Posted on

Children’s Underwear in Regency England

There they are, in portraits, paintings and engravings, with earnest faces and cute clothes. But what did they wear underneath? Surely not the whole understructure their parents wore? Just like their mothers, both boys and girls would have worn a chemise. This basic garment was usually made of linen, and followed the lines of the adult version, with one exception: Children’s chemises often omitted the side gussets, which added width to women’s chemises, thus being basically T-shirt shaped. On the other hand in well-to-do families they did even sport lace ruffles at the decollete and sleeve seams. Over the chemise followed a pair of stays. During the earlier Georgian period current medical opinion held that the tender bodies of infants had to be protected and shaped by stays, and in many costume collections we find heavily boned specimen made for children not even one year old. Towards the last quarter of the century, when enlightenment finally won the upper hand and children’s clothes began to show signs of classical influence long before they made their first appearance in ladies’ fashions, the small corsets became less resticting and less rigid, most of them being almost entirely unboned. The garment itself was retained, however, serving a new purpose now: Since the children no longer had artifcially formed “hips”, other ways to keep the petticoats up were needed and found in buttons attached to the stays, on which the petticoats could be fastened. Infants’ stays, 1780 – 1810, showing cording on the front (more…)
Posted on

The Fashions of Childhood

While children are not usually thought of in the world of high fashion, with his debut of The Repository of Fashion… in 1809, Rudolph Ackerman provided modern readers with a record of what was worn by even the smallest of the Ton during the 20 years his magazine was published. As fashion evolved during the Regency, and figure hugging corsets gave way to loose, diaphanous gowns, so too, children’s fashions became simpler and while they still mimicked the clothes of their elders, a new style of short dresses and easy to wear pants and jackets came into vogue with overtones that can be seen even in today’s children’s wear. What Ackermann did, in showing his “models” engaged in many different types of activities with their children, was prove motherhood to be fashionable- or at least something not to be hidden away and relegated to the attic nurseries of country estates. In doing so, he also left a legacy of children’s fashion unequalled by any other period source. Aside from fashion plates and art prints, the only other visual reference to the time that we have are portraits from the period. These, too clearly show reltation between the changing attitudes in parenting and clothing styles over Jane Austen’s lifetime. Even a cursory glance at those below will prove the point. The first, by Joshua Reynolds, shows Margaret, Lady Spencer and her daughter Georgiana (later to be the famous Duchess of Devonshire) in 1759, a few years before Jane Austen’s birth in 1775. (more…)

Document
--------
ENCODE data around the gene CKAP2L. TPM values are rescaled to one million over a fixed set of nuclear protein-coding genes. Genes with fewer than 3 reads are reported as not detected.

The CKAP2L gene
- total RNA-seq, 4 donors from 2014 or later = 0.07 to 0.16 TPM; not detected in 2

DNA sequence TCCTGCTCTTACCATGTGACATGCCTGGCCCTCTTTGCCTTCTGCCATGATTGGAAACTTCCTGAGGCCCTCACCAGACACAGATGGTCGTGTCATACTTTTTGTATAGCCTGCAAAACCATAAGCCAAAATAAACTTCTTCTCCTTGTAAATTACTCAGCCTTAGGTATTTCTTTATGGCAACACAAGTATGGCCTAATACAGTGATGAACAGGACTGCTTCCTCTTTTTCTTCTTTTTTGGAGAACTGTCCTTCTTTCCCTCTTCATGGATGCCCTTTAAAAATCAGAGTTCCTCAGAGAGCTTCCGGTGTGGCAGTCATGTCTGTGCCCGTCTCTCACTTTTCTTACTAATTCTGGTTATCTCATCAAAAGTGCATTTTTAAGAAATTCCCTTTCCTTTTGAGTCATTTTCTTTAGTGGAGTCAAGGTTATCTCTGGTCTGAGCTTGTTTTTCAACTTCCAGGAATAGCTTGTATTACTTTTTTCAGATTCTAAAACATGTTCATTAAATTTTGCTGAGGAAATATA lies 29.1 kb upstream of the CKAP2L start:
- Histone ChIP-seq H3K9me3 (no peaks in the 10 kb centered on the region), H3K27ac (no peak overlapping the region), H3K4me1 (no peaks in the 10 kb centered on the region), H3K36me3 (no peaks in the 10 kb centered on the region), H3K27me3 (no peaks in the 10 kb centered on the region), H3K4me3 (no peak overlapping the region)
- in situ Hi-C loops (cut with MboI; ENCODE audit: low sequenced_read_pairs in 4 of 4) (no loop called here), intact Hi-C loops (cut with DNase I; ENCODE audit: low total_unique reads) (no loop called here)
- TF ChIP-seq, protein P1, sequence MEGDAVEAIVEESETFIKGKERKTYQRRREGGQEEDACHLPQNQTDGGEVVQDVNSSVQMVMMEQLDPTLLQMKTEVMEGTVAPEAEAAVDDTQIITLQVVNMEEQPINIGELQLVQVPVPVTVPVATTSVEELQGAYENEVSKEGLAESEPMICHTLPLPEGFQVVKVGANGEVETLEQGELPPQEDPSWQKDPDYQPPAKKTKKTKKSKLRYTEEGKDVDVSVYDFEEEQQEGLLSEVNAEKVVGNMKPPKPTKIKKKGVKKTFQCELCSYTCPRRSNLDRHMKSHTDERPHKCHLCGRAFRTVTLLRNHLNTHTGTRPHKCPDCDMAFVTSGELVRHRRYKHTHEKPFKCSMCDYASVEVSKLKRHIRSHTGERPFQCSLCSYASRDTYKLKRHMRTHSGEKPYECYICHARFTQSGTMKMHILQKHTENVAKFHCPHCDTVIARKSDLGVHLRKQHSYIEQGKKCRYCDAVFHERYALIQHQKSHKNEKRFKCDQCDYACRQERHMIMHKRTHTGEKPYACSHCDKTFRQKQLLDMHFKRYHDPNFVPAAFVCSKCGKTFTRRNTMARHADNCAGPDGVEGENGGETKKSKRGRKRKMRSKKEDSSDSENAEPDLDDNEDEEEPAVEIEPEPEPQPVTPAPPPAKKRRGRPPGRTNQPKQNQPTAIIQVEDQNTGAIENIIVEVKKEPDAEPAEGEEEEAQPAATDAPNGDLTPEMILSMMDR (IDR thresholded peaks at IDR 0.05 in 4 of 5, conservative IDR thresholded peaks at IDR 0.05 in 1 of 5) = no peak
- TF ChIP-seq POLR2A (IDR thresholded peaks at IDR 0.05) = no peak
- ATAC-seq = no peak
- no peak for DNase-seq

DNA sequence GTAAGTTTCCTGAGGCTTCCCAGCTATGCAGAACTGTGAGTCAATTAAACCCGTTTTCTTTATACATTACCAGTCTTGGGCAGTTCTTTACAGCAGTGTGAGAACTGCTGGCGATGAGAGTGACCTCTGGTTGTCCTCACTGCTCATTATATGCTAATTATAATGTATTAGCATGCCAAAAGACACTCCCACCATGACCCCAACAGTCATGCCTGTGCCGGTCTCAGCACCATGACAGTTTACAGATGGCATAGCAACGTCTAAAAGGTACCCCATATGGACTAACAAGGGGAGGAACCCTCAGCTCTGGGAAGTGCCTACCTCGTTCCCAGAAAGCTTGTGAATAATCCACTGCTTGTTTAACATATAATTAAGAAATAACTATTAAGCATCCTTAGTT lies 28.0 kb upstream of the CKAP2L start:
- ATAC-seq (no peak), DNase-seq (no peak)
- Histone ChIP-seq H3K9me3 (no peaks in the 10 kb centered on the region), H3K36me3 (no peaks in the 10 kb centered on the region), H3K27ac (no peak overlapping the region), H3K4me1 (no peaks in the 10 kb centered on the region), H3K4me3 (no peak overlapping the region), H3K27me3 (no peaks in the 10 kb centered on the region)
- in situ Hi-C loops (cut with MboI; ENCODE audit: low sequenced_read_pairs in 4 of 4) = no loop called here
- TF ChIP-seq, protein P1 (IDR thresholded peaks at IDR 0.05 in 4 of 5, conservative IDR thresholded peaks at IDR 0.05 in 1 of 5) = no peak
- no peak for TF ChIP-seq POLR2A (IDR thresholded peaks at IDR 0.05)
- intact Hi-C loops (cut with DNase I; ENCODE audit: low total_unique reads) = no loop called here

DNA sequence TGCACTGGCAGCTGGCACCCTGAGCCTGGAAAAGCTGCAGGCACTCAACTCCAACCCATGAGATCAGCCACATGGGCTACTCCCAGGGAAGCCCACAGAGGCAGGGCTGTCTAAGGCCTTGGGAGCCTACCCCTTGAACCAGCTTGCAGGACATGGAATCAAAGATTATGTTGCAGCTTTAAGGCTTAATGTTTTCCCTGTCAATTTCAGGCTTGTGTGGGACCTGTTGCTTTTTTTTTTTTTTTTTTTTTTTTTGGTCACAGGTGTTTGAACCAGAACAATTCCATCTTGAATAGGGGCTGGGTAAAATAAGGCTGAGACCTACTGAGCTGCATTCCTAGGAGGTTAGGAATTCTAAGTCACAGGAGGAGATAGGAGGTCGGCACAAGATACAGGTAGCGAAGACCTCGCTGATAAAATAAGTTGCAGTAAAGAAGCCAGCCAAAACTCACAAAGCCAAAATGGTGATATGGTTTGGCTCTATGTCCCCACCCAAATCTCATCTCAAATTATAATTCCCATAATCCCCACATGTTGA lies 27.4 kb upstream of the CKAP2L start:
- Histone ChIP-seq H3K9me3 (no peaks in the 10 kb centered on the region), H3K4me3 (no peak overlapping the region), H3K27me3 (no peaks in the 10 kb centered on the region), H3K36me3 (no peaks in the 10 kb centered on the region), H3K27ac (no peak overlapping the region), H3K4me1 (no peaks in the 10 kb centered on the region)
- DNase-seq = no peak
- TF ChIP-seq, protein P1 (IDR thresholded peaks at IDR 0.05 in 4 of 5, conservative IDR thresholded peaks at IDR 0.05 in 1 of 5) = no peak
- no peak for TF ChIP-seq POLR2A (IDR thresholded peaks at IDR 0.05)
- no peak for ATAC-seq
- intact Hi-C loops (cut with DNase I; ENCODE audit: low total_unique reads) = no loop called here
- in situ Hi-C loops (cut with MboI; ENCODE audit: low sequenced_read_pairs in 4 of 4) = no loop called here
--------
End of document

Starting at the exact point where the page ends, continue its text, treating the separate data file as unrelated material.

Posted on

The Breeching Ceremony of a Young Boy and His Rite of Passage

Over a year ago I read a fabulous blog post on the Regency Redingote entitled  Boy to Man: The Breeching Ceremony. The article is thorough and I was quite satisfied with its information until I ran into this quote, written by Jane Austen in 1801 to her sister Cassandra:

Mary has likewise a message: she will be much obliged to you if you can bring her the pattern of the jacket and trousers, or whatever it is that Elizabeth’s boys wear when they are first put into breeches; so if you could bring her an old suit itself, she would be very glad, but that I suppose is hardly done.”

This short passage told me much more about the topic and I decided to pursue it further.

Portrait of William Ellis Gosling, 1800 , Sir William Beechey, R.A. Image @Wikimedia Commons
Portrait of William Ellis Gosling, 1800 , Sir William Beechey, R.A. Image @Wikimedia Commons

 

During the 18th century boys and girls were dressed alike in baby clothes during their infancy and in petticoats as toddlers. In Beechey’s image, our modern eyes would not identify the infant as a boy unless he was labeled as such.

Continue reading The Breeching Ceremony of a Young Boy and His Rite of Passage